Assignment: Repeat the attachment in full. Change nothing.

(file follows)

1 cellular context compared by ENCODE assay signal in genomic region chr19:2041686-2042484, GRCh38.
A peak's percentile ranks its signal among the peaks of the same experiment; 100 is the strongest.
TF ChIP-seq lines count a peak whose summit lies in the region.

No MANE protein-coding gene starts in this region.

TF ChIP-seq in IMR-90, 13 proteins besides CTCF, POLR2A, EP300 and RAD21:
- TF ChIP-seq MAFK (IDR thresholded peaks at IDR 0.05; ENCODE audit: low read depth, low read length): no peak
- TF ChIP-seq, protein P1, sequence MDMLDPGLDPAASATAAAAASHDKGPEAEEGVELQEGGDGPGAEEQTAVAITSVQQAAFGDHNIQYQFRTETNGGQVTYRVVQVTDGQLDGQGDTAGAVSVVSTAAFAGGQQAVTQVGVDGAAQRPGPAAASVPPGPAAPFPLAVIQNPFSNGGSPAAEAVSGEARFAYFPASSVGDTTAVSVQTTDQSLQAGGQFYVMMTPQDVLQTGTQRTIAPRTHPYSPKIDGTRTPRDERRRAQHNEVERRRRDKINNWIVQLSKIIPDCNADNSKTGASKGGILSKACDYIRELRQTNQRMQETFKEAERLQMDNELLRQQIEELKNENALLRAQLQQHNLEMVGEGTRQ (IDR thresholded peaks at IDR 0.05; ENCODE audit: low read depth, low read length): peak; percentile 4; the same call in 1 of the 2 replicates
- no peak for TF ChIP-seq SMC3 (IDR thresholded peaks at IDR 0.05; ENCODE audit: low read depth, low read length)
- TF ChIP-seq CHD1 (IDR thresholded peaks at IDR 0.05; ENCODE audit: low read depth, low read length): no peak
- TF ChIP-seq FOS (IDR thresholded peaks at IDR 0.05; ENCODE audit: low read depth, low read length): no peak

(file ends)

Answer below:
1 cellular context compared by ENCODE assay signal in genomic region chr19:2041686-2042484, GRCh38.
A peak's percentile ranks its signal among the peaks of the same experiment; 100 is the strongest.
TF ChIP-seq lines count a peak whose summit lies in the region.

No MANE protein-coding gene starts in this region.

TF ChIP-seq in IMR-90, 13 proteins besides CTCF, POLR2A, EP300 and RAD21:
- TF ChIP-seq MAFK (IDR thresholded peaks at IDR 0.05; ENCODE audit: low read depth, low read length): no peak
- TF ChIP-seq, protein P1, sequence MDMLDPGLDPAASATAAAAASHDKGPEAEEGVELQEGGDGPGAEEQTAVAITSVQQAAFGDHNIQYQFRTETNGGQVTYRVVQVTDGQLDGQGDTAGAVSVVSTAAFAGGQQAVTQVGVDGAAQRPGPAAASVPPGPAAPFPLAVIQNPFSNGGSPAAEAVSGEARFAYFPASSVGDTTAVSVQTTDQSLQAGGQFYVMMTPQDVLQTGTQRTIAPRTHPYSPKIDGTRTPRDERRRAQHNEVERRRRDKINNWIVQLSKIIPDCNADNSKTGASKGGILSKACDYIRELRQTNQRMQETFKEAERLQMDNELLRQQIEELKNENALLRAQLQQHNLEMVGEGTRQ (IDR thresholded peaks at IDR 0.05; ENCODE audit: low read depth, low read length): peak; percentile 4; the same call in 1 of the 2 replicates
- no peak for TF ChIP-seq SMC3 (IDR thresholded peaks at IDR 0.05; ENCODE audit: low read depth, low read length)
- TF ChIP-seq CHD1 (IDR thresholded peaks at IDR 0.05; ENCODE audit: low read depth, low read length): no peak
- TF ChIP-seq FOS (IDR thresholded peaks at IDR 0.05; ENCODE audit: low read depth, low read length): no peak